NEW YORK/LONDON (Reuters) - About a half dozen tankers carrying diesel from the Middle East and India are making rare journeys to New York, including the first cargo from Qatar in two years, as shippers take advantage of recent three-year highs for U.S. diesel prices.
But that window may have already slammed shut, as diesel prices have retreated in tandem with this week’s broad selloff among energy benchmarks. Since hitting a high of $2.1431/gallon on Jan. 26, diesel has dropped as much as 11 percent, and other tankers slated for New York have already been diverted elsewhere.
As benchmark U.S. diesel prices surged after a cold blast hit the U.S. East Coast, at least six tankers carrying nearly 4 million barrels of diesel from the Middle East and India arrived in New York, according to traders and Thomson Reuters vessel tracking data.
The Phoenix Dream, Densa Alligator, Front Altair, Amorea, Seaenvoy and the Minerva Aries arrived in New York between Jan. 21 and Feb. 6, Reuters Vessel Tracking data showed.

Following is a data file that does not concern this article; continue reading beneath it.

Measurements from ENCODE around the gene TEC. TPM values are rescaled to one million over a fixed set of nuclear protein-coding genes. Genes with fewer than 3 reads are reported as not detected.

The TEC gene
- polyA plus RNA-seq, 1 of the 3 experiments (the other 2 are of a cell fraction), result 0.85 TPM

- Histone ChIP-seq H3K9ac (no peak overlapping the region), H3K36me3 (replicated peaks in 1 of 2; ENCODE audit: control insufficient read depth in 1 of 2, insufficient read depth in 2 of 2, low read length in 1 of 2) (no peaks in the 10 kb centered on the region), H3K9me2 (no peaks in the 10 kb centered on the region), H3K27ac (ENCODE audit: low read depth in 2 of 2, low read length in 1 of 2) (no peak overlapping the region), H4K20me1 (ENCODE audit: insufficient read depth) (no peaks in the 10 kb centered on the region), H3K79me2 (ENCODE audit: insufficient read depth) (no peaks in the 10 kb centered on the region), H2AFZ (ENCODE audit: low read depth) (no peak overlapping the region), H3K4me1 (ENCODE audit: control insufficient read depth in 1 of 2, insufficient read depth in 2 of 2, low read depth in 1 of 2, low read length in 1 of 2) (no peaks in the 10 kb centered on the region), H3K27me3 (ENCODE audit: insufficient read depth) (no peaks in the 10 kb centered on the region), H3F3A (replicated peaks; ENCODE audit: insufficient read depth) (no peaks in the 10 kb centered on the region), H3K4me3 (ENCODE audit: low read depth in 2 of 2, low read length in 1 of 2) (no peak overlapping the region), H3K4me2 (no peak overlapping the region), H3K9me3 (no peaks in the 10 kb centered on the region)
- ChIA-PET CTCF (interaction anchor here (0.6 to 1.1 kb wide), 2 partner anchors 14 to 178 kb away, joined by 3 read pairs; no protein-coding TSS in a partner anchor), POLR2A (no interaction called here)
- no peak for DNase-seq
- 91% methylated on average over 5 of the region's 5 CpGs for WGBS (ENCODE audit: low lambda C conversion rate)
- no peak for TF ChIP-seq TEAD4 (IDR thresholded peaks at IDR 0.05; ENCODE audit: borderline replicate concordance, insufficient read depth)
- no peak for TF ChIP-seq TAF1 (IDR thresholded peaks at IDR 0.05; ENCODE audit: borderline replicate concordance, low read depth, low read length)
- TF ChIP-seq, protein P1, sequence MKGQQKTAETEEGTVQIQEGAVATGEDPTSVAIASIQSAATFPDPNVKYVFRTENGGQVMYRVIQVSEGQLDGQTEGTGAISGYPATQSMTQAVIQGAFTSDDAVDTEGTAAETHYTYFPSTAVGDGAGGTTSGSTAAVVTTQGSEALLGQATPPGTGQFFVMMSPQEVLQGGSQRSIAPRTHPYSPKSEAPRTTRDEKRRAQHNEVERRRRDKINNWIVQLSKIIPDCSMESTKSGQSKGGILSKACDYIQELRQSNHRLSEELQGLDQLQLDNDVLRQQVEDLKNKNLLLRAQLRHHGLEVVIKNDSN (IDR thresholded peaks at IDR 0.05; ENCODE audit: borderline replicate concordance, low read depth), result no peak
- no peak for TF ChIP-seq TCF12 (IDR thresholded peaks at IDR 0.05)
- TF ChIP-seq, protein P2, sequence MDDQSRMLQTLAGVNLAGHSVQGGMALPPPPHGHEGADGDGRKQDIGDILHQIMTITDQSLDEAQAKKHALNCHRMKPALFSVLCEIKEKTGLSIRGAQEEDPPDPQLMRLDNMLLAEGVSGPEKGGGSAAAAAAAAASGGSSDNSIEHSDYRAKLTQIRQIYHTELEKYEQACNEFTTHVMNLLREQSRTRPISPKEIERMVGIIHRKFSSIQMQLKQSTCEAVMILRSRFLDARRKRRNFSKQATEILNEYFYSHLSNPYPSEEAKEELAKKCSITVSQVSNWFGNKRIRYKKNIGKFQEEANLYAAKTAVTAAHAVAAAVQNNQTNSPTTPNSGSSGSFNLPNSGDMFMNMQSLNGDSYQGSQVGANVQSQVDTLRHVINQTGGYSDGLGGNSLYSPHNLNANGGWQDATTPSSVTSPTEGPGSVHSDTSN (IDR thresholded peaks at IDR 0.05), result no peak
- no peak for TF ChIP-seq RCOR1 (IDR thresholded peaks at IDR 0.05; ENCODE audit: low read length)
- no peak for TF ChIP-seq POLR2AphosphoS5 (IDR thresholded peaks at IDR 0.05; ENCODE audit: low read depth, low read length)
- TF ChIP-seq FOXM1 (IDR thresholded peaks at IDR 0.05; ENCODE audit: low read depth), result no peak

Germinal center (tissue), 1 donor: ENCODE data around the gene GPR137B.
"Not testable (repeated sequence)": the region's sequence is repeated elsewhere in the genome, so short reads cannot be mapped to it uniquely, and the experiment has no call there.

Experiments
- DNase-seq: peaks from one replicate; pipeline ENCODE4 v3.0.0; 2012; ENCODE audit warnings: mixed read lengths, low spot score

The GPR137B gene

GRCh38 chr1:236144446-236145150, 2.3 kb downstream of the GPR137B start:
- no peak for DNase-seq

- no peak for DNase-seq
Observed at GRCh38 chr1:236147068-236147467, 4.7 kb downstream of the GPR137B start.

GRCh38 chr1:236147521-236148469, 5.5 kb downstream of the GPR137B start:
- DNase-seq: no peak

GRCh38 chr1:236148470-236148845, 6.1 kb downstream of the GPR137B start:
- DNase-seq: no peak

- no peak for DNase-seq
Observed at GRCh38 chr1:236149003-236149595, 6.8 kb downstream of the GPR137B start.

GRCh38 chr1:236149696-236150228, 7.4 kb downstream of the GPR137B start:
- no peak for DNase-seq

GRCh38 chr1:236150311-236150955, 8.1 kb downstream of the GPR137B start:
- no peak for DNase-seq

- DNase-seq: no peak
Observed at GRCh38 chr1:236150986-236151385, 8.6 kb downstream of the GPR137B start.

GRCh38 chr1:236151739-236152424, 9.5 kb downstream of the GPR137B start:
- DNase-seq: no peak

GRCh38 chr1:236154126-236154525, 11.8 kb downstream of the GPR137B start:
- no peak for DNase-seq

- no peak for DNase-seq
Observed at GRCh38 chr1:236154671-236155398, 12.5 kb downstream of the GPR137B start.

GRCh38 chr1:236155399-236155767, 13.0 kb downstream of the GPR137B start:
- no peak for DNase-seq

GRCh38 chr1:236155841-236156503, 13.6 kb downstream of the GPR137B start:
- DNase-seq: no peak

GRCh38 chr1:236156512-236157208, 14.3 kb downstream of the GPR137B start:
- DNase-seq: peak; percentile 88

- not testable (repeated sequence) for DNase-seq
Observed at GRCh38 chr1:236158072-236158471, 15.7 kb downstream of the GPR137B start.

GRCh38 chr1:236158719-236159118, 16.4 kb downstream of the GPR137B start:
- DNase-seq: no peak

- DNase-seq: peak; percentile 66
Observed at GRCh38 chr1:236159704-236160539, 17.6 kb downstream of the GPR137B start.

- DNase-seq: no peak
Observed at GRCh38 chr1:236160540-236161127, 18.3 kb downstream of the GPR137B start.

Two more vessels, Sea Jewel and the FPMC P Hero, are set to arrive in the next 10 days. The Sea Jewel would be the first diesel cargo from Qatar since February 2016, according to the Energy Information Administration (EIA).
“Just that distillate is coming in is a little surprising, wherever it is coming from,” Mark Routt, chief economist for the Americas at KBC Advanced Technologies in Houston. “The Qatari cargo has jumped over Europe.”
Since the price decline, at least four other vessels initially bound for New York are now headed to Europe, according to sources familiar with the fixtures and Reuters data.
Both the Gulf Valour, expected to arrive in New York next week, and the Minerva Indiana, scheduled to reach the harbor in early March, will head to Rotterdam, the Netherlands.
Shipments of diesel from the Middle East to New York are rare. Half of Europe’s auto fleet uses diesel and the continent’s limited refining production means it is almost always more lucrative to ship there. Europe has historically relied on a steady stream of diesel from the U.S. Gulf Coast.
Russia’s low-sulphur diesel exports have increased massively after pipeline expansions, providing more diesel to Europe’s backyard and undercutting prices in the region to an extent.
Overall, diesel demand remains robust and as refinery maintenance season kicks off, traders anticipate hefty declines in inventories and stronger prices to attract more imports.
Reporting by Devika Krishna Kumar in New York and Libby George in London; Additional reporting by Jessica Resnick-Ault and Liz Hampton; Editing by Lisa Shumaker